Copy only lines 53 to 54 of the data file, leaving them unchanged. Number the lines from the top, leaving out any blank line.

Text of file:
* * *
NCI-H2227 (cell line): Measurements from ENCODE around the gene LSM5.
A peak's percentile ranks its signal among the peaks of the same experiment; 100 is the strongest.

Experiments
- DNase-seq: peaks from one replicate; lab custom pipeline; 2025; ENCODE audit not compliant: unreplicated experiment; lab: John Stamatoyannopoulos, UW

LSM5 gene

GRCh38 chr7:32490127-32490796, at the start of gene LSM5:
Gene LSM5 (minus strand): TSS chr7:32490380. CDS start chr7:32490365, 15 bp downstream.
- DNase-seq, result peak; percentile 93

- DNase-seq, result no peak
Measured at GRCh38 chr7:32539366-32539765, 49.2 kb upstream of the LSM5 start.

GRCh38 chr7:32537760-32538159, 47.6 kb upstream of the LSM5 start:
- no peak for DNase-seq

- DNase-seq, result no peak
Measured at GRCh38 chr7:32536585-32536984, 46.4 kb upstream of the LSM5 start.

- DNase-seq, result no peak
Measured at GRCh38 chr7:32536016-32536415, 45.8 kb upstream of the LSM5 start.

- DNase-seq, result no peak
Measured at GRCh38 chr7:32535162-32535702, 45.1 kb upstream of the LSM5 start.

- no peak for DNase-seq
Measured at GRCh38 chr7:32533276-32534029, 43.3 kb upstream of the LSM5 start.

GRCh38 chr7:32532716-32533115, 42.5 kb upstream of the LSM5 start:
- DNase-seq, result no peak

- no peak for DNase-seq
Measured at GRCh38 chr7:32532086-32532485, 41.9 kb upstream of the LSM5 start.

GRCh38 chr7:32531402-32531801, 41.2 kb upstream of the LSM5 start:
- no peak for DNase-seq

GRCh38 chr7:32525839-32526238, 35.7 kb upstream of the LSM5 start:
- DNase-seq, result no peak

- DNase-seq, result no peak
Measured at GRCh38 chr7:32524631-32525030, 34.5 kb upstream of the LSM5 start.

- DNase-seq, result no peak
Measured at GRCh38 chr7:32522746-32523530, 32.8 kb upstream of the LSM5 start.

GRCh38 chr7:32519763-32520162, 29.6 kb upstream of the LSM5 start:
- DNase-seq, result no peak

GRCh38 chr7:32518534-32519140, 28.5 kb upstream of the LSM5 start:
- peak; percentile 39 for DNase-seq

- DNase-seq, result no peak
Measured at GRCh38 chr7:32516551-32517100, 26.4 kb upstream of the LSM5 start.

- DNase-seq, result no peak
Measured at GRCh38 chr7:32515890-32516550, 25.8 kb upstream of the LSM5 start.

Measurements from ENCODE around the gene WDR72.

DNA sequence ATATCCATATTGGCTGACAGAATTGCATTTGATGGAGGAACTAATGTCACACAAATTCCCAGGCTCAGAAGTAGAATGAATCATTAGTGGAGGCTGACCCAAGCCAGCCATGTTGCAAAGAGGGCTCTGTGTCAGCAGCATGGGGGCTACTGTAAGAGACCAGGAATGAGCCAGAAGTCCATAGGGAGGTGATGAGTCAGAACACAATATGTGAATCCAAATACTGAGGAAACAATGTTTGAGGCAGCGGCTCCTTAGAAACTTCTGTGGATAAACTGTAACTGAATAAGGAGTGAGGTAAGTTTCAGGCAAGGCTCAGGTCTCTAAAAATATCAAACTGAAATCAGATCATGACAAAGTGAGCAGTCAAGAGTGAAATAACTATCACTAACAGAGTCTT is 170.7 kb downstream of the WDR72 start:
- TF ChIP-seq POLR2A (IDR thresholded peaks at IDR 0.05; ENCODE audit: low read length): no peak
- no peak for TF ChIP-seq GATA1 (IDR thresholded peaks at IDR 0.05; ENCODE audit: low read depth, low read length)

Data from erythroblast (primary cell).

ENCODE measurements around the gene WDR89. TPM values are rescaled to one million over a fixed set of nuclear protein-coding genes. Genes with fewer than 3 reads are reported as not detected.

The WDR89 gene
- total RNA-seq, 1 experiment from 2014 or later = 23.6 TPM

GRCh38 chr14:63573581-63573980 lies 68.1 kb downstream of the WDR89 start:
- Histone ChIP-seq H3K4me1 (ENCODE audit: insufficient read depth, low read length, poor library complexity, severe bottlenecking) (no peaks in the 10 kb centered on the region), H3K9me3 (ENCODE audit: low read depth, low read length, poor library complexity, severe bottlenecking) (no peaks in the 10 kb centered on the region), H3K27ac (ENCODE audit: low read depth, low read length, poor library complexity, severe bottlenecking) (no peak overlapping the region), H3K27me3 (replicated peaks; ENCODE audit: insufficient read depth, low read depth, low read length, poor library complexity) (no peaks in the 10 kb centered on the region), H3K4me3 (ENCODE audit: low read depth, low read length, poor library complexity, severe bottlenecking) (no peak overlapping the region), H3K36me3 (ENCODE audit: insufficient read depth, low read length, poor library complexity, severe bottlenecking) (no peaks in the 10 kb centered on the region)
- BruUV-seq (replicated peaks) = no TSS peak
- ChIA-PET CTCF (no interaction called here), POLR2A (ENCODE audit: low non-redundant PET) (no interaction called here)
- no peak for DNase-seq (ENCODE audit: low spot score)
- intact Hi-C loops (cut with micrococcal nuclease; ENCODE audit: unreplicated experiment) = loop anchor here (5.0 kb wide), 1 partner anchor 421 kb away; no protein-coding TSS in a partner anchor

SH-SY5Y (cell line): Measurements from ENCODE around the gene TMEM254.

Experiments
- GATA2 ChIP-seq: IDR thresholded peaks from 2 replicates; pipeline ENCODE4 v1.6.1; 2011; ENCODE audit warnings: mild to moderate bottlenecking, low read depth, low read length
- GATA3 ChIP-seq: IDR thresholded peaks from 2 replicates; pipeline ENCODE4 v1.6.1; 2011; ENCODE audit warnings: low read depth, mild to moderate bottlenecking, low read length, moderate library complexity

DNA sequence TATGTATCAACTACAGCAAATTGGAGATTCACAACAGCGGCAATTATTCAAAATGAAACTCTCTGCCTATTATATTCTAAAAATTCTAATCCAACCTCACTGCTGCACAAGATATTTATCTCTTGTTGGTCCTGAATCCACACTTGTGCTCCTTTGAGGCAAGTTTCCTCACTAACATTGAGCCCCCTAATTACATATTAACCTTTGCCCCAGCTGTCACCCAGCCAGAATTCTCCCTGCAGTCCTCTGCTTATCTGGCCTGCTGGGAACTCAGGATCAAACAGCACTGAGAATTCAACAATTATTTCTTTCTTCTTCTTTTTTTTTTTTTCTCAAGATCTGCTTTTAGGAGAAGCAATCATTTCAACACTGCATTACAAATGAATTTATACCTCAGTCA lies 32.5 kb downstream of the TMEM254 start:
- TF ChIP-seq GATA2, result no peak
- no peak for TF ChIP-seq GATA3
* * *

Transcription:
- no peak for DNase-seq (ENCODE audit: low spot score)
- intact Hi-C loops (cut with micrococcal nuclease; ENCODE audit: unreplicated experiment) = loop anchor here (5.0 kb wide), 1 partner anchor 421 kb away; no protein-coding TSS in a partner anchor